1. In my opinion, nationalism an outdated mode of thinking. Humanity has uncovered our place in the universe, and Earth is both small and insignificant relative to the rest of the universe. We have the capacity to accelerate our understanding of the universe and accelerate our standards of living beyond things our ancestors would have never imagined. However, those unaware of what humanity has uncovered flounder in antiquated laws and tenets that are no longer the best course of action. Essentially, science has accelerated past what most people are willing to accept (and are perhaps overburdened by it), and that outdated style of thinking is holding humanity back. Don't get me wrong, nationalism may have been a great idea for the G.I. Generation, where ideals were drastically different. However, our knowledge has increased and therefore our mode of living must change in order to accommodate it. Nationalism is only a small fraction of humanity's outdated mindset.

2. No.
3. In a basic sense. Actions/certain interests yes. Language, of course. Style of thinking, no.
4. USA
5. No.
6. N/A
 

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I'm a white american male so I'm not doing your list... :)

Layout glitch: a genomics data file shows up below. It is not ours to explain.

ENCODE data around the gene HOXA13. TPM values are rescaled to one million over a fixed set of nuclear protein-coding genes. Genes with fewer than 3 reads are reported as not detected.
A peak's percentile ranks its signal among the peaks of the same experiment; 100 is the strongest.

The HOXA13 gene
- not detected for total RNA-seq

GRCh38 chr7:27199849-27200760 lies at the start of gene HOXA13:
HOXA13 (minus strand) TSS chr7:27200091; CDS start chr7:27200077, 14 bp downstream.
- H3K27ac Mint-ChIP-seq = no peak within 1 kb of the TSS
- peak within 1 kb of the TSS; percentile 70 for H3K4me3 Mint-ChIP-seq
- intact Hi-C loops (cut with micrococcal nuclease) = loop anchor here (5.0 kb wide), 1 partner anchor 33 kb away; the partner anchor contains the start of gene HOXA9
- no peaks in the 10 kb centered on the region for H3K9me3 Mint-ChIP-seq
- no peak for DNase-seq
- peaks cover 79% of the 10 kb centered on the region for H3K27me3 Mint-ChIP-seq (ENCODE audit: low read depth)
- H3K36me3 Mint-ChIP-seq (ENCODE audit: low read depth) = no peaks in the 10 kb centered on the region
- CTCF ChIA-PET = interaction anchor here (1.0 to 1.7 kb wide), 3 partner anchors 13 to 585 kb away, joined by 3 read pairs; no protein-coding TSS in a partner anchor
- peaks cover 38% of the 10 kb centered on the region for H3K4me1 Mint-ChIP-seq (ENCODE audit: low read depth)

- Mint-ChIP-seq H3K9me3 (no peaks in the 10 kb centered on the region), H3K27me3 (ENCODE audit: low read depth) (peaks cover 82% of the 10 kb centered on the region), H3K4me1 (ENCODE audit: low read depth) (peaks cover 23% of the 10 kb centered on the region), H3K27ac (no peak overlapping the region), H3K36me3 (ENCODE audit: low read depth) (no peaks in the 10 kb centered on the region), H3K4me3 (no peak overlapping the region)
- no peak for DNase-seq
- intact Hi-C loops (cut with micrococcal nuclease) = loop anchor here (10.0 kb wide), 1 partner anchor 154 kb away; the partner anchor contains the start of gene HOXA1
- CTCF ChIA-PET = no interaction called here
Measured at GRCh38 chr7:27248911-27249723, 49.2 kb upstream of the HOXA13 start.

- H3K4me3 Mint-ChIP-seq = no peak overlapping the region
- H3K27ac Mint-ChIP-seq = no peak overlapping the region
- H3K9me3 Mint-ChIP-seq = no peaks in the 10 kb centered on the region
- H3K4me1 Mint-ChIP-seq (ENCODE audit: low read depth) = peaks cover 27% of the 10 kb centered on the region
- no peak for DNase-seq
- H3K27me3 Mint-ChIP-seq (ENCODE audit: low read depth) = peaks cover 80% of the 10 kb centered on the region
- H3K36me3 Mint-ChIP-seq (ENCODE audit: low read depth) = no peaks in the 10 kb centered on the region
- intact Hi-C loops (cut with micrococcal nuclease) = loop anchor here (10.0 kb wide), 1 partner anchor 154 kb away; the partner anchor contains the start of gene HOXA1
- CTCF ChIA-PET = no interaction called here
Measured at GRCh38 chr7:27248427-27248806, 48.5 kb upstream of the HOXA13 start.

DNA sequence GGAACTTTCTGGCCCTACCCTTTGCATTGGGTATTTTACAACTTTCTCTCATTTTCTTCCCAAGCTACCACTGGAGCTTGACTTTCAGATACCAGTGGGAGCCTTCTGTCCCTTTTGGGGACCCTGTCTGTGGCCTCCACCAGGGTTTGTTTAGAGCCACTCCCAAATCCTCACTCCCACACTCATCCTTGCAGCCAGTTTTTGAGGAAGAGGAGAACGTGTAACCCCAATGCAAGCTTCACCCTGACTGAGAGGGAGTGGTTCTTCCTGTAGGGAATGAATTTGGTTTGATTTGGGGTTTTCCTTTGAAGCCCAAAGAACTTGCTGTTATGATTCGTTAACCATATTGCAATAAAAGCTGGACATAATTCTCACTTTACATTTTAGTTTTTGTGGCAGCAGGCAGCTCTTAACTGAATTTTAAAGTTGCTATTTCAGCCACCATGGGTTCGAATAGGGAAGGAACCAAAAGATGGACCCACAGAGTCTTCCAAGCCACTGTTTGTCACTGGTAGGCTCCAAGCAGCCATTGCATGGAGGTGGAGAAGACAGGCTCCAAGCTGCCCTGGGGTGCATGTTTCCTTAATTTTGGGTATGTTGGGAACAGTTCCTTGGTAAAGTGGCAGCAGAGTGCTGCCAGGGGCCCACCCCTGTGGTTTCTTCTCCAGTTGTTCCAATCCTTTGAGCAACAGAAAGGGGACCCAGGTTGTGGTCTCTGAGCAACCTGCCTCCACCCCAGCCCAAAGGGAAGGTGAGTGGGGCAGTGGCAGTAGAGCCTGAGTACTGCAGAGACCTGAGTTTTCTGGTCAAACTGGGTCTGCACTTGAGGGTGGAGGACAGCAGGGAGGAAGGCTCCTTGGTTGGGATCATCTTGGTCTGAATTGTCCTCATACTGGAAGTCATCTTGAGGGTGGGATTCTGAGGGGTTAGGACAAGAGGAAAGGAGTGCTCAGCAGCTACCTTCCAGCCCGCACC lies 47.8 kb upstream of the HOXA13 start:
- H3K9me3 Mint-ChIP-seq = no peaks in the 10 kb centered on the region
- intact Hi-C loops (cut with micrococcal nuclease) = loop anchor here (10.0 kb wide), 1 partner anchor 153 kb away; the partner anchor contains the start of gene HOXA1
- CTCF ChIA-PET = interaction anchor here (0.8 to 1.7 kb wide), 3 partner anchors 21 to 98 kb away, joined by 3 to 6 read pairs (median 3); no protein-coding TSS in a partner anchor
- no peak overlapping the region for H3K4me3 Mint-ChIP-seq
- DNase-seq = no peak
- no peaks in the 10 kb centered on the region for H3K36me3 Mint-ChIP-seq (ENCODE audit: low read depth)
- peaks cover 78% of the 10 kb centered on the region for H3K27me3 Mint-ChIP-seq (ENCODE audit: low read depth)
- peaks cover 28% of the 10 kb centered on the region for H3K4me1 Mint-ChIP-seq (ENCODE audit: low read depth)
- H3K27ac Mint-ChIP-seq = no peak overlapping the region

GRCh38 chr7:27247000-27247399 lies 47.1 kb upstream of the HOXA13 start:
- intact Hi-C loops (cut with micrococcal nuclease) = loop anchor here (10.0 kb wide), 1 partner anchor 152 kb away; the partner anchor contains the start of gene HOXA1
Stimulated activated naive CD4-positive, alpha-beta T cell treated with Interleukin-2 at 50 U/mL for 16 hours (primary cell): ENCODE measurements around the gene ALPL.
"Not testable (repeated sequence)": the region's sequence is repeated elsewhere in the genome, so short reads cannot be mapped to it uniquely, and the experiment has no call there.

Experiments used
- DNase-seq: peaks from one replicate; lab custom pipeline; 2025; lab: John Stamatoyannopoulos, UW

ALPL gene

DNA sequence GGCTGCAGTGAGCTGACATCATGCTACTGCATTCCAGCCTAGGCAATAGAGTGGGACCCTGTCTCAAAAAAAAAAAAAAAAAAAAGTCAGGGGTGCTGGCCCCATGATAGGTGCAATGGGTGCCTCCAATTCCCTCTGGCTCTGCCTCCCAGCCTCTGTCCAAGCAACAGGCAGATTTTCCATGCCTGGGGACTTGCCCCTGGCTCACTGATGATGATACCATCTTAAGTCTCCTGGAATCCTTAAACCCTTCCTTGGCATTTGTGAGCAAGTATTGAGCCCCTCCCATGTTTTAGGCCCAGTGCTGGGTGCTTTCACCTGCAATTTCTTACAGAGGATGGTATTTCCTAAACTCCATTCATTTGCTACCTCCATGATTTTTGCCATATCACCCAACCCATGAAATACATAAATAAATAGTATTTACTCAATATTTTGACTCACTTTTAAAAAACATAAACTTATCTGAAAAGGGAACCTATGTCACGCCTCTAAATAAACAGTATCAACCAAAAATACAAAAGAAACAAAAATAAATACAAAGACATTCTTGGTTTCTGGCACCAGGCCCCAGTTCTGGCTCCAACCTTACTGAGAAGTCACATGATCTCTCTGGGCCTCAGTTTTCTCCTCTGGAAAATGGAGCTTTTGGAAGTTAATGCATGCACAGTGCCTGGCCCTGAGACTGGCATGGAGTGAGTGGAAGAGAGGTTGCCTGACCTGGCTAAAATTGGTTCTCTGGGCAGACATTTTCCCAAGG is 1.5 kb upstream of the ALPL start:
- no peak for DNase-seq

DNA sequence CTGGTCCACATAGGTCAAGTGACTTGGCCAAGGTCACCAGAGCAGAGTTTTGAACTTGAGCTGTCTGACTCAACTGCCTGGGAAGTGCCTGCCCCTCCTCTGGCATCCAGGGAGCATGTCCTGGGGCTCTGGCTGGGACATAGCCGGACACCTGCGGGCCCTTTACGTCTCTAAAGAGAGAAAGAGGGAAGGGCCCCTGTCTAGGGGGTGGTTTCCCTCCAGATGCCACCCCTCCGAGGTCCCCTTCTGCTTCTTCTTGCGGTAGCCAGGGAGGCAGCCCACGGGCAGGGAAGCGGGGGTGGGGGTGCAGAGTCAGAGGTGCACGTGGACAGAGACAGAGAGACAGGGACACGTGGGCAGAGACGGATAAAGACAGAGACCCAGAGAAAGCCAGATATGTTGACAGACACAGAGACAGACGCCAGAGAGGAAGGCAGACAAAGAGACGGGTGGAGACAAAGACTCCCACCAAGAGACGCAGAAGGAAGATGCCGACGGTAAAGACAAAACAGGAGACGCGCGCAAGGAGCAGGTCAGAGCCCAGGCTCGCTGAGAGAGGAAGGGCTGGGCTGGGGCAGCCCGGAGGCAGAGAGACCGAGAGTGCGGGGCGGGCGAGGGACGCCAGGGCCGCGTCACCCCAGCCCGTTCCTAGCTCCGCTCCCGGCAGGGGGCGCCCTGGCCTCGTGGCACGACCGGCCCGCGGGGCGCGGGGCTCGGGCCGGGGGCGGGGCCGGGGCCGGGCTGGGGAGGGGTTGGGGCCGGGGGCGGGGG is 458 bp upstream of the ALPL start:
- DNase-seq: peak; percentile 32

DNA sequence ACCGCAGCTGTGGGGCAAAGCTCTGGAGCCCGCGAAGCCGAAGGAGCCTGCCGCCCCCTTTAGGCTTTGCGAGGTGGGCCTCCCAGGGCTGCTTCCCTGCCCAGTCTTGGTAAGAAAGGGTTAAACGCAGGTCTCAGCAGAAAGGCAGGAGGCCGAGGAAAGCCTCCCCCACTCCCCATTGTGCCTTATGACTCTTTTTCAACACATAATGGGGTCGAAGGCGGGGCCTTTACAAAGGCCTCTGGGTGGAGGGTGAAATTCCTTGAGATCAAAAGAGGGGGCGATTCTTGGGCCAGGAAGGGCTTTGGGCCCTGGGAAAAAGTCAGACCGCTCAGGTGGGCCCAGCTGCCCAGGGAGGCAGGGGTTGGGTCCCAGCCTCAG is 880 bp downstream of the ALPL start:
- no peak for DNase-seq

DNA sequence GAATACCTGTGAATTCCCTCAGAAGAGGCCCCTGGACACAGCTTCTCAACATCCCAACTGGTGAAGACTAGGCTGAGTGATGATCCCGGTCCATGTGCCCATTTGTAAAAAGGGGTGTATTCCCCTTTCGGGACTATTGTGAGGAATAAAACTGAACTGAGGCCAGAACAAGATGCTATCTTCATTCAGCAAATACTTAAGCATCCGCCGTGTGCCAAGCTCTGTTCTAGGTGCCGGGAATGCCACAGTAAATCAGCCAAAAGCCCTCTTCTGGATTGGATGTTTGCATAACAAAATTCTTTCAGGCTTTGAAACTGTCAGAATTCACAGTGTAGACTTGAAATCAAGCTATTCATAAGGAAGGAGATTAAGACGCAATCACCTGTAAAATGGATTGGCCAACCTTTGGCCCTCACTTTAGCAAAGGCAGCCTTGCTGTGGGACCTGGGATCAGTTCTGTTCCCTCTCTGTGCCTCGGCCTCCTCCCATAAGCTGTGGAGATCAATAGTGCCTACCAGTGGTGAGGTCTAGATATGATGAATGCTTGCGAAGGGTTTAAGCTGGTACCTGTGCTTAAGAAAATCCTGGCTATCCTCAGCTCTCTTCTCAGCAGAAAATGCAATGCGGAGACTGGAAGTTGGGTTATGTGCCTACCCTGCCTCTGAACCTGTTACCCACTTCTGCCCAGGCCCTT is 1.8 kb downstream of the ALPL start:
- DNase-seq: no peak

Nationalism/Pride of any form has always really bothered me, for me it just doesn't make any sense. Especially school pride, being forced to sit through high school nationalism during assemblies really got to me. I don't know if all pride is bad... but I have yet to know of a good form of it.

I have found some of the culture that has influenced my families behavior and the way they think interesting, and there are fascinating stories when I look up histories associated with last names, but it all really comes down to a very interesting story.
 
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1. This would depend on the context. There are many definitions and interpreted meanings of the word. One definition, "advocacy of political independence for a particular country" - I think can be supported in some cases. I also see no problem with a peaceful sense of pride for your country or kinship with a group, as long it doesn't involve extremism. Some people take it too far. Love for one thing ≠ hate for another. I think it's possible for peaceful nationalism to exist, but it would require people to let go of competitive mentalities towards other nations and feelings of superiority. A healthy bit of nationalism can be beneficial for preserving cultures, traditions, languages, etc.